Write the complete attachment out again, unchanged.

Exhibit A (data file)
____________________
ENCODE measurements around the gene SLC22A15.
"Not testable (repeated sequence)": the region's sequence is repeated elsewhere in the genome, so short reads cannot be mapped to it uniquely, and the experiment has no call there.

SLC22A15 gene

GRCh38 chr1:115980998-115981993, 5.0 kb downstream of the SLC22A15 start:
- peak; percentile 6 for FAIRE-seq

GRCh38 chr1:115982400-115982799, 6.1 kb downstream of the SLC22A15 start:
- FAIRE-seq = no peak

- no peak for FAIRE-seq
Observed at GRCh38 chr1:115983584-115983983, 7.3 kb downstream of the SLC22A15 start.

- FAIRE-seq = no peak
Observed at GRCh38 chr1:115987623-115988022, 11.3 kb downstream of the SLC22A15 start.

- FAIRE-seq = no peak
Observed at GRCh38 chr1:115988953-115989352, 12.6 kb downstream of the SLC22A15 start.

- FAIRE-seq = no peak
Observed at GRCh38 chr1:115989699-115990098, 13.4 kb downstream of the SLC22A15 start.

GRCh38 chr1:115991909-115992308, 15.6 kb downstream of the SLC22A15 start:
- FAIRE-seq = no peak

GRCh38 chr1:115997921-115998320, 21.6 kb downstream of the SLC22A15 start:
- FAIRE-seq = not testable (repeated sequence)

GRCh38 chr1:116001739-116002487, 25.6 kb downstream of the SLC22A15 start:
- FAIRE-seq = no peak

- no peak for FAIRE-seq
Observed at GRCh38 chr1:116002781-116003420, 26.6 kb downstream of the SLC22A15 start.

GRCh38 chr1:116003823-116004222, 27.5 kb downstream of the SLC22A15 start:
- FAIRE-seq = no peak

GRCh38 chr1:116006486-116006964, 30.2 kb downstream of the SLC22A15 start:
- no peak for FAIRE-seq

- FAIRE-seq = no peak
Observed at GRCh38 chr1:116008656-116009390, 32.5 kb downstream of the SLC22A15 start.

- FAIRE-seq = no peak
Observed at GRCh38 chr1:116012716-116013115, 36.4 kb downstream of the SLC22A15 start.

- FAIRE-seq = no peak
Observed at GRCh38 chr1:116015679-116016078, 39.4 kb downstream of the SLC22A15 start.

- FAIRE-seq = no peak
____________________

ENCODE measurements around the gene SLC22A15.
"Not testable (repeated sequence)": the region's sequence is repeated elsewhere in the genome, so short reads cannot be mapped to it uniquely, and the experiment has no call there.

SLC22A15 gene

GRCh38 chr1:115980998-115981993, 5.0 kb downstream of the SLC22A15 start:
- peak; percentile 6 for FAIRE-seq

GRCh38 chr1:115982400-115982799, 6.1 kb downstream of the SLC22A15 start:
- FAIRE-seq = no peak

- no peak for FAIRE-seq
Observed at GRCh38 chr1:115983584-115983983, 7.3 kb downstream of the SLC22A15 start.

- FAIRE-seq = no peak
Observed at GRCh38 chr1:115987623-115988022, 11.3 kb downstream of the SLC22A15 start.

- FAIRE-seq = no peak
Observed at GRCh38 chr1:115988953-115989352, 12.6 kb downstream of the SLC22A15 start.

- FAIRE-seq = no peak
Observed at GRCh38 chr1:115989699-115990098, 13.4 kb downstream of the SLC22A15 start.

GRCh38 chr1:115991909-115992308, 15.6 kb downstream of the SLC22A15 start:
- FAIRE-seq = no peak

GRCh38 chr1:115997921-115998320, 21.6 kb downstream of the SLC22A15 start:
- FAIRE-seq = not testable (repeated sequence)

GRCh38 chr1:116001739-116002487, 25.6 kb downstream of the SLC22A15 start:
- FAIRE-seq = no peak

- no peak for FAIRE-seq
Observed at GRCh38 chr1:116002781-116003420, 26.6 kb downstream of the SLC22A15 start.

GRCh38 chr1:116003823-116004222, 27.5 kb downstream of the SLC22A15 start:
- FAIRE-seq = no peak

GRCh38 chr1:116006486-116006964, 30.2 kb downstream of the SLC22A15 start:
- no peak for FAIRE-seq

- FAIRE-seq = no peak
Observed at GRCh38 chr1:116008656-116009390, 32.5 kb downstream of the SLC22A15 start.

- FAIRE-seq = no peak
Observed at GRCh38 chr1:116012716-116013115, 36.4 kb downstream of the SLC22A15 start.

- FAIRE-seq = no peak
Observed at GRCh38 chr1:116015679-116016078, 39.4 kb downstream of the SLC22A15 start.

- FAIRE-seq = no peak